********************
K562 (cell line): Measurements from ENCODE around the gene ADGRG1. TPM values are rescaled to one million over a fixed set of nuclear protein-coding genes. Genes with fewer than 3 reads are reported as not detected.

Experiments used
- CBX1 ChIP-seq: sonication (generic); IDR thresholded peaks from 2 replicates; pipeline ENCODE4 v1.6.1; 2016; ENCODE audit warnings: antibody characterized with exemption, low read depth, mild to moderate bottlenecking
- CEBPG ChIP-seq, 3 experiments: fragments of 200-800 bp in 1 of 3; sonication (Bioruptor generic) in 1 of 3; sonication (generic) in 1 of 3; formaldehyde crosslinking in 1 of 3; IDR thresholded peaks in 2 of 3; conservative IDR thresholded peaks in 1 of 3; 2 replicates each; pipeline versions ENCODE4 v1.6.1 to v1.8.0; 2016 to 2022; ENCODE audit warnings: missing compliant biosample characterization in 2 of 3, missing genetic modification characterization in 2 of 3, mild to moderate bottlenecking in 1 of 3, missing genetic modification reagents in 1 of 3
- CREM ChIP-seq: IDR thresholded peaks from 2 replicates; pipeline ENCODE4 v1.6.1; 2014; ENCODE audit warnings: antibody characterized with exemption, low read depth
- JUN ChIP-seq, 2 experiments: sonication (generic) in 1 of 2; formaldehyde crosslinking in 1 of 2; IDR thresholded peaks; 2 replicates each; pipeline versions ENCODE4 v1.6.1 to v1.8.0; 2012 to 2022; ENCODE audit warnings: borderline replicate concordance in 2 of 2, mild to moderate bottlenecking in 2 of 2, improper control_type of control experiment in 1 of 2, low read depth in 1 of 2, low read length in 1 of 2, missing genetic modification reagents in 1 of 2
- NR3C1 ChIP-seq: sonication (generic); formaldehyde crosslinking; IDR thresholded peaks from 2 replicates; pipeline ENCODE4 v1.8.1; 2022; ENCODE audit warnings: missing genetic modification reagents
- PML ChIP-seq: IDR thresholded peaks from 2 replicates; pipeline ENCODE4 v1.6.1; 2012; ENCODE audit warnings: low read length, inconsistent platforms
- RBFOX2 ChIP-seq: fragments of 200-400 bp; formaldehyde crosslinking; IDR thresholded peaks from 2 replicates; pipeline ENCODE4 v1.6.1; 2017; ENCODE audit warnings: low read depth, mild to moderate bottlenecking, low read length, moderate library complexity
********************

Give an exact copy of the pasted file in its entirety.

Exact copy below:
K562 (cell line): Measurements from ENCODE around the gene ADGRG1. TPM values are rescaled to one million over a fixed set of nuclear protein-coding genes. Genes with fewer than 3 reads are reported as not detected.

Experiments used
- CBX1 ChIP-seq: sonication (generic); IDR thresholded peaks from 2 replicates; pipeline ENCODE4 v1.6.1; 2016; ENCODE audit warnings: antibody characterized with exemption, low read depth, mild to moderate bottlenecking
- CEBPG ChIP-seq, 3 experiments: fragments of 200-800 bp in 1 of 3; sonication (Bioruptor generic) in 1 of 3; sonication (generic) in 1 of 3; formaldehyde crosslinking in 1 of 3; IDR thresholded peaks in 2 of 3; conservative IDR thresholded peaks in 1 of 3; 2 replicates each; pipeline versions ENCODE4 v1.6.1 to v1.8.0; 2016 to 2022; ENCODE audit warnings: missing compliant biosample characterization in 2 of 3, missing genetic modification characterization in 2 of 3, mild to moderate bottlenecking in 1 of 3, missing genetic modification reagents in 1 of 3
- CREM ChIP-seq: IDR thresholded peaks from 2 replicates; pipeline ENCODE4 v1.6.1; 2014; ENCODE audit warnings: antibody characterized with exemption, low read depth
- JUN ChIP-seq, 2 experiments: sonication (generic) in 1 of 2; formaldehyde crosslinking in 1 of 2; IDR thresholded peaks; 2 replicates each; pipeline versions ENCODE4 v1.6.1 to v1.8.0; 2012 to 2022; ENCODE audit warnings: borderline replicate concordance in 2 of 2, mild to moderate bottlenecking in 2 of 2, improper control_type of control experiment in 1 of 2, low read depth in 1 of 2, low read length in 1 of 2, missing genetic modification reagents in 1 of 2
- NR3C1 ChIP-seq: sonication (generic); formaldehyde crosslinking; IDR thresholded peaks from 2 replicates; pipeline ENCODE4 v1.8.1; 2022; ENCODE audit warnings: missing genetic modification reagents
- PML ChIP-seq: IDR thresholded peaks from 2 replicates; pipeline ENCODE4 v1.6.1; 2012; ENCODE audit warnings: low read length, inconsistent platforms
- RBFOX2 ChIP-seq: fragments of 200-400 bp; formaldehyde crosslinking; IDR thresholded peaks from 2 replicates; pipeline ENCODE4 v1.6.1; 2017; ENCODE audit warnings: low read depth, mild to moderate bottlenecking, low read length, moderate library complexity